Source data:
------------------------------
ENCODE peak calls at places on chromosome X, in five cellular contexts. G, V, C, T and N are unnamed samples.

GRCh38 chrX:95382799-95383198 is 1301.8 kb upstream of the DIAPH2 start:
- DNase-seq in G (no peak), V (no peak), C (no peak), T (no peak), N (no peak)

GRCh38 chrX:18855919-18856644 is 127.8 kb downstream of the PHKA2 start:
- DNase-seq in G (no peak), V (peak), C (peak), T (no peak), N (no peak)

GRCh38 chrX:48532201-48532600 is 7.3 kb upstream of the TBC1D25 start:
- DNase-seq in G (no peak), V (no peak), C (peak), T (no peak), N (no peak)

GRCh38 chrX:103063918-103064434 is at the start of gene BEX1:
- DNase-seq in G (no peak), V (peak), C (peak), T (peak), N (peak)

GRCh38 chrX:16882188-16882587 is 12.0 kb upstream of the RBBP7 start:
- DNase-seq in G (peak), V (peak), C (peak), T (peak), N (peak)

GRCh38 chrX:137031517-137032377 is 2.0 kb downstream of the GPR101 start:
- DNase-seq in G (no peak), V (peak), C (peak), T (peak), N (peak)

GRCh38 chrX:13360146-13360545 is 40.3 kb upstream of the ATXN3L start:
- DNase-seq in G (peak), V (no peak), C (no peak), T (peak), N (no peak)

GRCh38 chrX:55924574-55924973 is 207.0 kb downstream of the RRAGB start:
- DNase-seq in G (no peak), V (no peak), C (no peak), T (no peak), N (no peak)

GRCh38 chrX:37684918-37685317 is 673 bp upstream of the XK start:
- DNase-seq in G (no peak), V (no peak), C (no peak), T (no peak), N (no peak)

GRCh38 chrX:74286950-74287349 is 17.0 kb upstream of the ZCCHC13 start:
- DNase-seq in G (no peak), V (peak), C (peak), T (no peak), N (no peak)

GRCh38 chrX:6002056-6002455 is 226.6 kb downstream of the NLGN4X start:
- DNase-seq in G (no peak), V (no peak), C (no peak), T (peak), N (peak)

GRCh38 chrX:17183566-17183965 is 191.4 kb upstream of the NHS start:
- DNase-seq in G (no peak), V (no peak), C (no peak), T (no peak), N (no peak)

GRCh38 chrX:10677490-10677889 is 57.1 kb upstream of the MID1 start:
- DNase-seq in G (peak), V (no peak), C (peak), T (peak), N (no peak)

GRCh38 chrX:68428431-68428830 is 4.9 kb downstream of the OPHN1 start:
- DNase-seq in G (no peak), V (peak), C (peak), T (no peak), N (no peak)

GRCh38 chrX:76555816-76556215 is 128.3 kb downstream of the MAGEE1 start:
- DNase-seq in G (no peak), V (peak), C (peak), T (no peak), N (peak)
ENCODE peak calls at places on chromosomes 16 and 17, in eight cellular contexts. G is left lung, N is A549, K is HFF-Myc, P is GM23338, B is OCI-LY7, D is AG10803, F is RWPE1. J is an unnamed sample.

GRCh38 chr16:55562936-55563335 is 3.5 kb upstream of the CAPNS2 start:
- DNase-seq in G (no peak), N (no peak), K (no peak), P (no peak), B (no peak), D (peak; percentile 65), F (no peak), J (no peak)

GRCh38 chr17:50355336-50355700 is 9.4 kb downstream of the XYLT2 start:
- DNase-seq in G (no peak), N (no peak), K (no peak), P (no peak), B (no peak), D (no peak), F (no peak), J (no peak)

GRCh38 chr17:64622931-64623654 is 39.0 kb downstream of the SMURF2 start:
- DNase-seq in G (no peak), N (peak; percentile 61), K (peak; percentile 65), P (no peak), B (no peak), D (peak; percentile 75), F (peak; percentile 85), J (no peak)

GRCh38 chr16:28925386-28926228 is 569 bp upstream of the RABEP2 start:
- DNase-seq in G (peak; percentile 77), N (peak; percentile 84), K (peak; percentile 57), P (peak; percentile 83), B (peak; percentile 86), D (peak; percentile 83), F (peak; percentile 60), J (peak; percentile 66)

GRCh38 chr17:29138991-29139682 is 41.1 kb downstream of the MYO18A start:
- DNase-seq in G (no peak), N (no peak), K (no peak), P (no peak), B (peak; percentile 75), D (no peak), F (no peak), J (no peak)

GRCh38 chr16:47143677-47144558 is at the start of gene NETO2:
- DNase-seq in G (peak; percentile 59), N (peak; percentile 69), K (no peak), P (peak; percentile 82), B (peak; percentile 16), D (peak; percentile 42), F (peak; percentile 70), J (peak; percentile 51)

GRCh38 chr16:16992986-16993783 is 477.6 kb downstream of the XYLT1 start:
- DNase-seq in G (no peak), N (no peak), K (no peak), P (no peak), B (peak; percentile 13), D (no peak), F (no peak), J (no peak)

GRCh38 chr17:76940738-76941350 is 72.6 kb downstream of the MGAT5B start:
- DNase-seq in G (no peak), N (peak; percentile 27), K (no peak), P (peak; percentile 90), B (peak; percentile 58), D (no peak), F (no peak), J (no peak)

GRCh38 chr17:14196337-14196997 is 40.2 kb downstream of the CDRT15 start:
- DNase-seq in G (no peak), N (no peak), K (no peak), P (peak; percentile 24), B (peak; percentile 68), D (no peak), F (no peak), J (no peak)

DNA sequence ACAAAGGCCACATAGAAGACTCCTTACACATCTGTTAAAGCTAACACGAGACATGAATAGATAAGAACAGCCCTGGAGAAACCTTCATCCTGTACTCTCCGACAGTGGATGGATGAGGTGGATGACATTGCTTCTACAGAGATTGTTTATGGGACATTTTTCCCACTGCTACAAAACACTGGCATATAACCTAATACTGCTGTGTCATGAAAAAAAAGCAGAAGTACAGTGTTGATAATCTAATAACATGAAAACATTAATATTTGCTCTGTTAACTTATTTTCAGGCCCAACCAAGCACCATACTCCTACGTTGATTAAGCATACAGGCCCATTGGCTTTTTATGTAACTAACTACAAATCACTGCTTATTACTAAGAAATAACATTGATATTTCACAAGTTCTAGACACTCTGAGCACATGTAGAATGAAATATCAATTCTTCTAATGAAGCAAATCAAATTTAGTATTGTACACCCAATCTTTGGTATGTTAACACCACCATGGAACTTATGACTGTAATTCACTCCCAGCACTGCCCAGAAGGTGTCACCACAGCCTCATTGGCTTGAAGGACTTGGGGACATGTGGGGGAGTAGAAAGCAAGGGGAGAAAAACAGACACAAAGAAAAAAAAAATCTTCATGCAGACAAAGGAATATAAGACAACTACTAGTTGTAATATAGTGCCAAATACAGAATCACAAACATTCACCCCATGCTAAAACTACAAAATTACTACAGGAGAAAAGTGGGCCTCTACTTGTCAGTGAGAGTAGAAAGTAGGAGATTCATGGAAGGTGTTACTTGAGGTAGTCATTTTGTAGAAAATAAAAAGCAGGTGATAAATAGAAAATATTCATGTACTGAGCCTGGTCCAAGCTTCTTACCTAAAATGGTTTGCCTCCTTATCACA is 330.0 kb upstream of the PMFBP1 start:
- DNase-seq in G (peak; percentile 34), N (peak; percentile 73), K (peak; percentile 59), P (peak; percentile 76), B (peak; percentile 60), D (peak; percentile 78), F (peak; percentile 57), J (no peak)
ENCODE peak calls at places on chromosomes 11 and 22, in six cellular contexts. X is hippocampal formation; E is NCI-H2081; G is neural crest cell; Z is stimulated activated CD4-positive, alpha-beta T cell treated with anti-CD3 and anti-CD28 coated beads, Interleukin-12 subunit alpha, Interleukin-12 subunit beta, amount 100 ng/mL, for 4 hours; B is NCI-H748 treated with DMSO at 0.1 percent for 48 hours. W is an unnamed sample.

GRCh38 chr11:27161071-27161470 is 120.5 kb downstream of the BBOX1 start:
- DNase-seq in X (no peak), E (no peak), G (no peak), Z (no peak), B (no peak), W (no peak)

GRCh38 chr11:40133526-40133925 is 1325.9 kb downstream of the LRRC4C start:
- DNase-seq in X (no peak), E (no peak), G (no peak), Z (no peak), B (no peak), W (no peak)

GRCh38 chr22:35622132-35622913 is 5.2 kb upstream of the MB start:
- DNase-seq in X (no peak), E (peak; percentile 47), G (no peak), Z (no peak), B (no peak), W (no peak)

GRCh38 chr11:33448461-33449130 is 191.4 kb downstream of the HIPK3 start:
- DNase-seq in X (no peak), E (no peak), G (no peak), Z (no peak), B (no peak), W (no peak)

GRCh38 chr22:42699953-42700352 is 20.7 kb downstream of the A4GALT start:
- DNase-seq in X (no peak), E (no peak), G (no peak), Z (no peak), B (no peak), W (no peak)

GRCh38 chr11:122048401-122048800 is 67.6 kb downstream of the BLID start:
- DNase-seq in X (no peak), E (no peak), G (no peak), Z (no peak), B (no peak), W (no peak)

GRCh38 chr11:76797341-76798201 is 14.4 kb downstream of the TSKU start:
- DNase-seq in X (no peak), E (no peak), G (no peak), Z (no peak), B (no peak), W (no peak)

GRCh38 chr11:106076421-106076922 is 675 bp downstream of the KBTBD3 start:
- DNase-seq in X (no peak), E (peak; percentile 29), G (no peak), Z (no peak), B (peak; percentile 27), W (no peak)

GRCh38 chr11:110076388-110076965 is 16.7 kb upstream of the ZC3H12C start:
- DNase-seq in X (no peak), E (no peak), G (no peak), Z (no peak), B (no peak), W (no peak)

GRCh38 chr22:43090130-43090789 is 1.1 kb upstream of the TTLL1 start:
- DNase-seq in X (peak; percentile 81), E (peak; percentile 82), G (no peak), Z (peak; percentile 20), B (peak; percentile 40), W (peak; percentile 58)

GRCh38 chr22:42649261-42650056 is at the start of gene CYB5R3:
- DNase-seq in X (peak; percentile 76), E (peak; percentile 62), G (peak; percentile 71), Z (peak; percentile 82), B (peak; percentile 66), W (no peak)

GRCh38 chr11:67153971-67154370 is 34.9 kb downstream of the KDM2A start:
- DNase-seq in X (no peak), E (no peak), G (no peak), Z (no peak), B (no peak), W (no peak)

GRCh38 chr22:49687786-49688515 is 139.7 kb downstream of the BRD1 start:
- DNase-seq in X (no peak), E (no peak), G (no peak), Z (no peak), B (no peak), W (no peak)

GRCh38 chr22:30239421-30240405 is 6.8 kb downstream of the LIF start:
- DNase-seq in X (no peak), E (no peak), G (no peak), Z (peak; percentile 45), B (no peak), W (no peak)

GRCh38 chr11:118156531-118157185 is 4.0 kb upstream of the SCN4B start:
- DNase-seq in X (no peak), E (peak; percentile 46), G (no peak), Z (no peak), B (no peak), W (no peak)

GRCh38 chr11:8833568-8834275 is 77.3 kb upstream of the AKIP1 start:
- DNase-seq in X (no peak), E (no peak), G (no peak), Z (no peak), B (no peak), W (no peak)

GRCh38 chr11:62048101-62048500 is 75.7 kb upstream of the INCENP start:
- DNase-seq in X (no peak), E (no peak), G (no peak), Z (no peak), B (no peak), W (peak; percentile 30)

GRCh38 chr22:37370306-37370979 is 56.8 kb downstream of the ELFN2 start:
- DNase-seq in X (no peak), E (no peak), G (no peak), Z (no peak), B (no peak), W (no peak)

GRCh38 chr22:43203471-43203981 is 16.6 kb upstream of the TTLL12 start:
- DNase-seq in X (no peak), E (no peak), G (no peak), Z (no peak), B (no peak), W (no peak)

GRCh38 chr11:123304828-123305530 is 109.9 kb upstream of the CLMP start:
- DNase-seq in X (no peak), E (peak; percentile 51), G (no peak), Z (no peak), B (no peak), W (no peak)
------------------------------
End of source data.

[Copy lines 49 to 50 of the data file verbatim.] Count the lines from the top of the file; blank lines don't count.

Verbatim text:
GRCh38 chr17:14196337-14196997 is 40.2 kb downstream of the CDRT15 start:
- DNase-seq in G (no peak), N (no peak), K (no peak), P (peak; percentile 24), B (peak; percentile 68), D (no peak), F (no peak), J (no peak)